domain driven design – Proper way to interact with child entities through aggregate root

In a DDD implementation, I am trying to design my domain model and the way to properly interact with child entities of an Aggregate through the Aggregate root.

Imagine the following two classes in an Aggragate called “Basket”.

class Basket
{
    string Id;
    int TotalPrice;
    List<Item> Items;
}

class Item
{
    string Id;
    string BasketId;
    int Price;
}

The Basket is the Aggregate root and the Item is a child entity, with one-to-many relationship.

Now, at some point the price for a specific Item might change, so I want to update the Price for this Item and also update the TotalPrice of the Basket that contains that item. I am following the rule that any “change” on a child entity should “pass” through the Aggregate root. So, imagine that Basket has a UpdateItemPrice(string itemId, int newPrice) method and Item has a UpdatePrice(int newPrice) method, that each does what their name describes. My question is, which of the following implementations is more proper?

Approach 1:

In class Basket:

void UpdateItemPrice(string itemId, int newPrice)
{
    var itemToUpdate = Items.Where(i => i.Id.Equals(itemId)).FirstOrDefault();

    if(itemToUpdate != null){
        var oldPrice = itemToUpdate.Price;
        itemToUpdate.UpdatePrice(newPrice);
        TotalPrice = TotalPrice - oldPrice + newPrice;
    }
}

And in class Item:

void UpdatePrice(int newPrice)
{
    Price = newPrice;
}

Approach 2:

In class Basket:

void UpdateItemPrice(string itemId, int newPrice)
{
    var itemToUpdate = Items.Where(i => i.Id.Equals(itemId)).FirstOrDefault();

    if(itemToUpdate != null){    
        itemToUpdate.UpdatePrice(newPrice);
    }
}

In class Item:

void UpdatePrice(int newPrice)
{
    var oldPrice = Price;
    Price = newPrice;
    if(Price != oldPrice)
    {
        // raise a ItemPriceChangedDomainEvent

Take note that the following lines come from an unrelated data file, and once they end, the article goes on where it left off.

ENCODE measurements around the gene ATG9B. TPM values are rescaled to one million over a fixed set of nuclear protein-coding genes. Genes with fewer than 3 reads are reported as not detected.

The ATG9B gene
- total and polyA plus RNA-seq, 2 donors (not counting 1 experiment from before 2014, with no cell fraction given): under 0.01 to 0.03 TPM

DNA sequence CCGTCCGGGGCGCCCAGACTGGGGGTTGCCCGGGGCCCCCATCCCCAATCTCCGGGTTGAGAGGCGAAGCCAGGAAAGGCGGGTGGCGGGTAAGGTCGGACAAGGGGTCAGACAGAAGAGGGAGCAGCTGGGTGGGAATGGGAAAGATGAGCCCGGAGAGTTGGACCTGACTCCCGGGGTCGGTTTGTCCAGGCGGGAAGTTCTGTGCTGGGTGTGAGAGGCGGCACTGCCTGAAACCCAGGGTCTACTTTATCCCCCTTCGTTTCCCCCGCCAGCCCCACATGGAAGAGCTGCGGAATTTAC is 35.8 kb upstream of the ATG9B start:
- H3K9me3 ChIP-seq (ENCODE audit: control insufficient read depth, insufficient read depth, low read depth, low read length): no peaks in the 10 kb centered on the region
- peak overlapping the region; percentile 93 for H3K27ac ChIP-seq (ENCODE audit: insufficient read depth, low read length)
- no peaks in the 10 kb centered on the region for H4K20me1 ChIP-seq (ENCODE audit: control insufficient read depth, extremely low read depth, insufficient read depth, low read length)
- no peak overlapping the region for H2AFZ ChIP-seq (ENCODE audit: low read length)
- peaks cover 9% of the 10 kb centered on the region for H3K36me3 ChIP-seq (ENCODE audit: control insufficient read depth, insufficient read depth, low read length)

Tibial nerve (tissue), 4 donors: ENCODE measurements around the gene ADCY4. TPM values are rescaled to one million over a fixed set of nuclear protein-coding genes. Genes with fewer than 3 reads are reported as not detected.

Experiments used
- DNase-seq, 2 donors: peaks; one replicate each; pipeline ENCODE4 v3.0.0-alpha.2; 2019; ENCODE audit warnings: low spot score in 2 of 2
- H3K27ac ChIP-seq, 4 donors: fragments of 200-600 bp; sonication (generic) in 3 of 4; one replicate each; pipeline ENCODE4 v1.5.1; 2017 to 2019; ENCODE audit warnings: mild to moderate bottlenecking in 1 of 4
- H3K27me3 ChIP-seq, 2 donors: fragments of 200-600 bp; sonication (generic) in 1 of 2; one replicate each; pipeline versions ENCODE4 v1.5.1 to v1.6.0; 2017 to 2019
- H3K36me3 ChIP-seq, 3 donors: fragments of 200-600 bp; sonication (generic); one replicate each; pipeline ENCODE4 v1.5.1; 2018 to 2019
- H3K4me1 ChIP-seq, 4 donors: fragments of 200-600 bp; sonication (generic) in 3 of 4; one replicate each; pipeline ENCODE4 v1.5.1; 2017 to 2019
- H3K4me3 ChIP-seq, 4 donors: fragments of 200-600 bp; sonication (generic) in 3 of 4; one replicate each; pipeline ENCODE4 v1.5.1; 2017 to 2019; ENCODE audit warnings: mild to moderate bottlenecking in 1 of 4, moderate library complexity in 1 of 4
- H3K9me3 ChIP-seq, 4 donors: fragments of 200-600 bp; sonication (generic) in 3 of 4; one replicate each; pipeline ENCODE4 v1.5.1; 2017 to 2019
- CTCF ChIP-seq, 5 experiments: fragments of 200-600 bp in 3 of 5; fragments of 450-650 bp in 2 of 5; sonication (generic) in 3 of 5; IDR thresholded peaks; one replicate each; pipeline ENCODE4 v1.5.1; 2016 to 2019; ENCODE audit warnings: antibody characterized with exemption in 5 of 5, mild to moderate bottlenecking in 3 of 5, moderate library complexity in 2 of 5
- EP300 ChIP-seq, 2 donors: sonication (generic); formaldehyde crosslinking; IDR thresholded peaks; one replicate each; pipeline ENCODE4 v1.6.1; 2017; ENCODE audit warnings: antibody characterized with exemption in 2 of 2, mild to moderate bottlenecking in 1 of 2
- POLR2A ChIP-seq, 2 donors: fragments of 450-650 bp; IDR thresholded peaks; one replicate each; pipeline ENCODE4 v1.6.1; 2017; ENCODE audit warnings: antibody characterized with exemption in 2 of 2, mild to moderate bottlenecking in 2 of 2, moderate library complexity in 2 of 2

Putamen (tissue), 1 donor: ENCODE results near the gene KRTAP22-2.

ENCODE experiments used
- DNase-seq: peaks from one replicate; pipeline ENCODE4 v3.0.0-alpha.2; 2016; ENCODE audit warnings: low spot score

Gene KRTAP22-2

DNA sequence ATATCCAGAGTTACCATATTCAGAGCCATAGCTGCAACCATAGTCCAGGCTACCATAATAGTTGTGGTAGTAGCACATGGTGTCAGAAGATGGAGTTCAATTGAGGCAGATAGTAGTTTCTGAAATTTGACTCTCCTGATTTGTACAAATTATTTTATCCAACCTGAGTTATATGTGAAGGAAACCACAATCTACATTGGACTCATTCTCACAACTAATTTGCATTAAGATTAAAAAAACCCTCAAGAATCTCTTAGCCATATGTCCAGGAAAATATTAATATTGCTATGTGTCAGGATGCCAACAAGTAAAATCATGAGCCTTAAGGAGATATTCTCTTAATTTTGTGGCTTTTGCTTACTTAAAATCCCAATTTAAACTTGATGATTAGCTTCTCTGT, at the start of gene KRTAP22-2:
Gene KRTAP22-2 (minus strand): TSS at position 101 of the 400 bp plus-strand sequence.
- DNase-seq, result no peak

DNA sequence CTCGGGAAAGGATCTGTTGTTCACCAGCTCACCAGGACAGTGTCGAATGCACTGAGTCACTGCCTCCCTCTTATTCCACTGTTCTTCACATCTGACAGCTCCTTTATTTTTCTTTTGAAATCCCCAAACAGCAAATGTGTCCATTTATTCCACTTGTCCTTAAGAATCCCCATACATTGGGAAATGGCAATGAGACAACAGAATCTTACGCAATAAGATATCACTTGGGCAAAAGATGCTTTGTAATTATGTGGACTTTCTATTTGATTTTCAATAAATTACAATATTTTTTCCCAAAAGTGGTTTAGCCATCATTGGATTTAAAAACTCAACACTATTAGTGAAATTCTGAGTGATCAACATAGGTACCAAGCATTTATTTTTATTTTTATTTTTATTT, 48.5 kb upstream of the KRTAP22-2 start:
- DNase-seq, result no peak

}
}

In the first approach, what is happening is obvious. In Basket.UpdateItemPrice method, we update the Item’s price through the Item.UpdatePrice method, and then we immediately calculate the new TotalPrice of the Basket there.

In the second approach, “changes” between the entities are propagated in a more “eventual” way. In Basket.UpdateItemPrice method we also update the Item’s price through Item.UpdatePrice method, but then inside there we also raise an ItemPriceChangedDomainEvent, and do no TotalPrice calculation in Basket.UpdateItemPrice. What would happen next is that an ItemChangedDomainEventHandler will be invoked, that will find the Basket that contains the Item which’s Price has changed through the repository, and then call a CalculateTotalPrice() method on the Basket (note: Domain Event handler and Basket.CalculateTotalPrice() method are not shown for simplicity).

The first approach is much simpler and straight forward than the second one, especially for my case where I only want to calculate a new TotalPrice after the Item’s Price update. But, the second approach might be more scalable and flexible for future extension of the application, if for a example besides calculating the new TotalPrice, I also wanted to check if the Item’s new price exceeds a theshold and then also raise an ItemPromotedForDiscountDomainEvent, which when handled will apply also a discount on the Basket’s TotalPrice.

So, after all this talking, could someone give me a thought on which of these two approaches is more suitable/appropriate for me to follow?

Thanks in advance.